Wednesday, January 03, 2024

Who Knew Elise Stefanik Would Deliver a Kill Shot Into Liberal Academia?

 By Matt Vespa|

AP Photo/Mark Schiefelbein

She’s gone. The terrorist-sympathizing, Jewish genocide-enabling, and academic fraudster Claudine Gay, who plagiarized her name to reach the top of American academia, is no more. She resigned after more allegations of plagiarism were lobbed against her. Harvard had to have known about these incidents, some of which date back to her days at Stanford. If it wasn’t plagiarism, it was shoddy data

Harvard isn’t some affirmative action test pool. It should be for the elite. It was elite until woke leftism, and authoritarian trends supplanted the tenets of study and critical thinking. It seems apparent that the school knew and overlooked the allegations of academic fraud committed by Gay since these instances of plagiarism have been coming out of the woodwork. 

Gay resigned over these allegations, though she should have been booted after her appalling testimony before Congress when asked whether chants for Jewish genocide constituted harassment and violations of the codes of conduct. Gay, like Sally Kornbluth at MIT and Liz Magill at UPenn, offered a cold, academic answer to a simple question posited by Rep. Elise Stefanik (R-NY).   

Magill was forced to step down after the fallout engulfed the school in a public relations nightmare, along with a $100 million donation. She tried clearing up the controversy with a scripted video that was classic PR crisis mode. It didn’t save her. Gay did the same thing: she made an apology video. She also participated in a Menorah lighting ceremony using a tiki torch, an item made infamous by white nationalists during their Charlottesville rally in 2017. 

Either way, all three women should lose their jobs. We got two of the three. Will Kornbluth suffer a similar fate? Harvard’s faculty rallied around Gay, but the serial plagiarism allegations made her position untenable. The heinous remarks during the House hearing should have sufficed, but this is liberal academia. She survived on one front but could not on the other. I’ll take it. Kornbluth hasn’t made an apology tape. It wasn’t necessary, as MIT’s board stood lockstep behind her following the ladies’ disastrous day on the Hill last December. That doesn’t mean calls for Kornbluth’s termination haven’t been made.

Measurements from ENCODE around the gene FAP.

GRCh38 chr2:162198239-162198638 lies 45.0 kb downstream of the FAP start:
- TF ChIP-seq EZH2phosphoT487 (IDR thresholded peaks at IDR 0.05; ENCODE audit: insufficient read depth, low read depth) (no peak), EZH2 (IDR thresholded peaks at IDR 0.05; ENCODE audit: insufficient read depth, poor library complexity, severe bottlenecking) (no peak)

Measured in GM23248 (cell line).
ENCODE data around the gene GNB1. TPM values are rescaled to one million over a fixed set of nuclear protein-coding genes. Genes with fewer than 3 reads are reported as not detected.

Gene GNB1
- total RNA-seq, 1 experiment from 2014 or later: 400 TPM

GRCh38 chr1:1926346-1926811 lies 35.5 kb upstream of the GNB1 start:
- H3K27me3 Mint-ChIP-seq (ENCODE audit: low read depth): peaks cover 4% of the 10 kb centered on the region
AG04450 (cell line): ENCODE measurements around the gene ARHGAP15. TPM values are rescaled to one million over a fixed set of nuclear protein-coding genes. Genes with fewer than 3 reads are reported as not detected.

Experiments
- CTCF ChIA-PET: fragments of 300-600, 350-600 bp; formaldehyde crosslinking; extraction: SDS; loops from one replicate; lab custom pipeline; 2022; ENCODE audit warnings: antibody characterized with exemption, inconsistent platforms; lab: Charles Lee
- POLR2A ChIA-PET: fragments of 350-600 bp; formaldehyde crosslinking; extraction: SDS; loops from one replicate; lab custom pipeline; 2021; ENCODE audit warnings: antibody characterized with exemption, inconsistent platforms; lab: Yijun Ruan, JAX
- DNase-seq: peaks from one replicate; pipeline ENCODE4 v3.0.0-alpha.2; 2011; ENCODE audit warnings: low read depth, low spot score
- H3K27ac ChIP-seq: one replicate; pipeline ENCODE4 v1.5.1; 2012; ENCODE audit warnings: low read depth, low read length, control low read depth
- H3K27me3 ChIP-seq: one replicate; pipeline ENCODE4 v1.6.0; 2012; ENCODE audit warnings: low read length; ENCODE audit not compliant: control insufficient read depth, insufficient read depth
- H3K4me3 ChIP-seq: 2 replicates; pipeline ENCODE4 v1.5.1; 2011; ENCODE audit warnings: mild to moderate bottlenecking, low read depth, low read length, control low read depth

Who knew that Stefanik would deliver the kill shot into the heart of liberal academia here? This drone strike got two of the three. That’s a success.



Claudine Gay, We Hardly Knew Ye…

By Oliver Wiseman and Bari Weiss | Free Press

Claudine Gay on Harvard’s campus in December 2023. (Andrew Lichtenstein via Getty Images)

Why did Claudine Gay step down yesterday as president of Harvard? In a letter announcing the bombshell decision, Gay wrote that it was in “the best interests of Harvard for me to resign so that our community can navigate this moment of extraordinary challenge with a focus on the institution rather than any individual.” 

She also blamed racism: “It has been distressing to have doubt cast on my commitments to confronting hate and to upholding scholarly rigor—two bedrock values that are fundamental to who I am—and frightening to be subjected to personal attacks and threats fueled by racial animus,” Gay wrote in her email Tuesday.

Missing from Gay’s note was some important. . . context

In particular, there was no mention of the twin scandals that have plagued Gay and captured the attention of the country in recent weeks. The first: her handling of antisemitism and free expression on Harvard’s campus since October 7, including her appalling appearance before Congress in December. 

The second: the ever-growing list of plagiarism allegations against Gay. On Monday night, the dogged journalists over at The Washington Free Beacon reported six more charges of plagiarism. That brought the number of allegations against Gay close to 50 and implicated half of her published works in the scandal. The next day, Gay was gone, making her the shortest-serving president in Harvard’s history: the Kevin McCarthy of higher ed. 

Within minutes the crowing began. Major props went to Bill Ackman, the billionaire investor who has relentlessly criticized his alma mater since the attacks of October 7; to Chris Rufo, the Manhattan Institute senior fellow who was early on the story of plagiarism allegations against Gay; and to Free Beacon reporter Aaron Sibarium (more about him in a minute).